My Experience with Trabecular Metal-Backed Glenoids

Ian Byram, MD

Read complete study: Outcomes of Trabecular Metal-backed glenoid components in anatomic total shoulder arthroplasty.

The authors of this study present a series of 47 total shoulder arthroplasties performed with trabecular metal-backed glenoid components, reporting radiographic and clinical outcomes at an average follow-up of 41 months.  The operative technique described involved placement of a trabecular metal peg-keel construct, with the vast majority placed in an uncemented, press-fit fashion.  The authors noted that this method of implantation is not approved by the FDA, but this technique is “acceptable practice.”  Patients were placed into a sling for four weeks and external rotation was limited for six weeks.

Five of the 47 patients (11%) underwent revision to reverse TSA for rotator cuff failure at an average of 12 months postoperative and were not included in the radiographic analysis.  Despite excluding these patients, the authors still report an alarming rate of metal debris and osteolysis (25%) with one catastrophic failure at a minimum of two years follow-up.  Notably, the majority of patients with radiographic changes were asymptomatic.  For all revisions in this series, the authors note the “substantial central bone loss” in the glenoid vault, requiring bone grafting for reverse baseplate implantation.  As a result of the high rate of metallic debris and osteolysis, the authors have discontinued the use of the trabecular metal glenoid.

“The authors still report an alarming rate of metal debris and osteolysis (25%) with one catastrophic failure at a minimum of two years follow-up.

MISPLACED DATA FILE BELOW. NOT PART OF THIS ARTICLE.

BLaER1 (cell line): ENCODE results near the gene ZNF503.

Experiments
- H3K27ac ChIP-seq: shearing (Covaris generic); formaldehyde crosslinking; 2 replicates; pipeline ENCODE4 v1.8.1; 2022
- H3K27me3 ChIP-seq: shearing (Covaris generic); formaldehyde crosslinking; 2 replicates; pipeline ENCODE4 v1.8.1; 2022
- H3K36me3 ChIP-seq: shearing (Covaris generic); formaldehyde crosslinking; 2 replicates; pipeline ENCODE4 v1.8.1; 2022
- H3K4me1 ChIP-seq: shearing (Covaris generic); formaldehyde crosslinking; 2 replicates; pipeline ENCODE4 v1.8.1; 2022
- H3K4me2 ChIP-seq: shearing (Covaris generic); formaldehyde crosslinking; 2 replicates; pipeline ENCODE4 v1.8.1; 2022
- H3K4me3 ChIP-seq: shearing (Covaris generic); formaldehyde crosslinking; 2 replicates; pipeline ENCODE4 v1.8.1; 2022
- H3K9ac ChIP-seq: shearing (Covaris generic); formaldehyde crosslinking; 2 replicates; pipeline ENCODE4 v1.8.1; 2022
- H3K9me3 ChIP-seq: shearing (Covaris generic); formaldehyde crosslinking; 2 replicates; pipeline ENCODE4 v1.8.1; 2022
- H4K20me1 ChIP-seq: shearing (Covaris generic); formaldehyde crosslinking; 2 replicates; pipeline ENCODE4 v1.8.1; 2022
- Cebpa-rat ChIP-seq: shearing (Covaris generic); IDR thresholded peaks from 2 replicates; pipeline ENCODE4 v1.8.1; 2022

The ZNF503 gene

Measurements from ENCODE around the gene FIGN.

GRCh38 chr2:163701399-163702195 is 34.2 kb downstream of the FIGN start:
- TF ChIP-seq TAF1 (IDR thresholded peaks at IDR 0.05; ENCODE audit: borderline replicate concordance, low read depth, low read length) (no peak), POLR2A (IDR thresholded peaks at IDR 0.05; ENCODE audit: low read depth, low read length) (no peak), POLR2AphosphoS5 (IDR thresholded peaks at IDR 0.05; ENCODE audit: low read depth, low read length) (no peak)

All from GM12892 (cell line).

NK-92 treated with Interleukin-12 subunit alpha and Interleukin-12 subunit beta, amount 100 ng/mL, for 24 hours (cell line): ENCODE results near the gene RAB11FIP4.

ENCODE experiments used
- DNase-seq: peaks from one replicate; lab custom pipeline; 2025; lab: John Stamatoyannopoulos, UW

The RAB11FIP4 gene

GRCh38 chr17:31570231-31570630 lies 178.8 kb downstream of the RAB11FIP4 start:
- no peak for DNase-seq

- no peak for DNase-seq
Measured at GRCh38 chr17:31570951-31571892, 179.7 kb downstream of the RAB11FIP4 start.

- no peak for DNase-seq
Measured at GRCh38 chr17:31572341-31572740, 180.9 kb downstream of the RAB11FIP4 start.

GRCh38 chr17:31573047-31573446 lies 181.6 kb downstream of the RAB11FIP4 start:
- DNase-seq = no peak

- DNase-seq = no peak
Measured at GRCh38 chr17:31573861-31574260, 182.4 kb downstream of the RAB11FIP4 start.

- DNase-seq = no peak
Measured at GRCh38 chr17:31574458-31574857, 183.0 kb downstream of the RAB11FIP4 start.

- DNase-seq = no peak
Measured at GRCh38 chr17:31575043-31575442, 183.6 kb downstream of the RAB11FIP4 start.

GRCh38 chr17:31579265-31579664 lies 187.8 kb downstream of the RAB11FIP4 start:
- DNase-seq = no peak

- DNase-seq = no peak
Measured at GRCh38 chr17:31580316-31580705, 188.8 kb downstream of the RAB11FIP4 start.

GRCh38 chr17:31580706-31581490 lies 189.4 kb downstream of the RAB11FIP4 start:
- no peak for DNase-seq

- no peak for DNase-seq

For a short period of time in my practice, I utilized this same trabecular metal backed glenoid.  Preparation for this implant requires perpendicular glenoid exposure and removal of bone from the central glenoid vault in a cross shape with a series of drill holes and punches.  In my experience revising this implant, I also have noted severe central bone loss requiring bone grafting and occasional staged reconstruction.

Similar to the authors of this study, I had one catastrophic failure in a 50 year old male with normal bone density and no comorbidities. 

His initial procedure was uncomplicated, and he regained appropriate motion and pain relief within three months of his index surgery.

Initial post-operative images

Unfortunately, at four years post-operative he developed aseptic loosening and complete dislocation of the implant.  This failure occurred despite normal rotator cuff function and lack of infection.  Due to his young age, his shoulder was revised to hemiarthroplasty with bone grafting of the glenoid.

Implant failure

As a result of this catastrophic failure and my experience with bone loss seen in revisions of this type of glenoid implant, I have discontinued its use in my practice.

In summary, this study highlights the high rate of metallic debris and osteolysis seen with the trabecular metal backed glenoid as well as issues of bone loss seen in revisions of this implant.  My clinical experience with the trabecular metal glenoid mirrors that of the study, therefore I have discontinued its use.

Ian Byram, MD, is a shoulder and elbow specialist at the Bone and Joint Institute of Tennessee. Dr. Byram received his medical degree from the University of North Carolina School of Medicine and completed his residency at Vanderbilt University School of Medicine. He went on to complete a shoulder, elbow and sports medicine fellowship at Columbia University Medical Center. Dr. Bryam is an accomplished author of more than 20 peer-review articles and book chapters, and member of several professional societies.​

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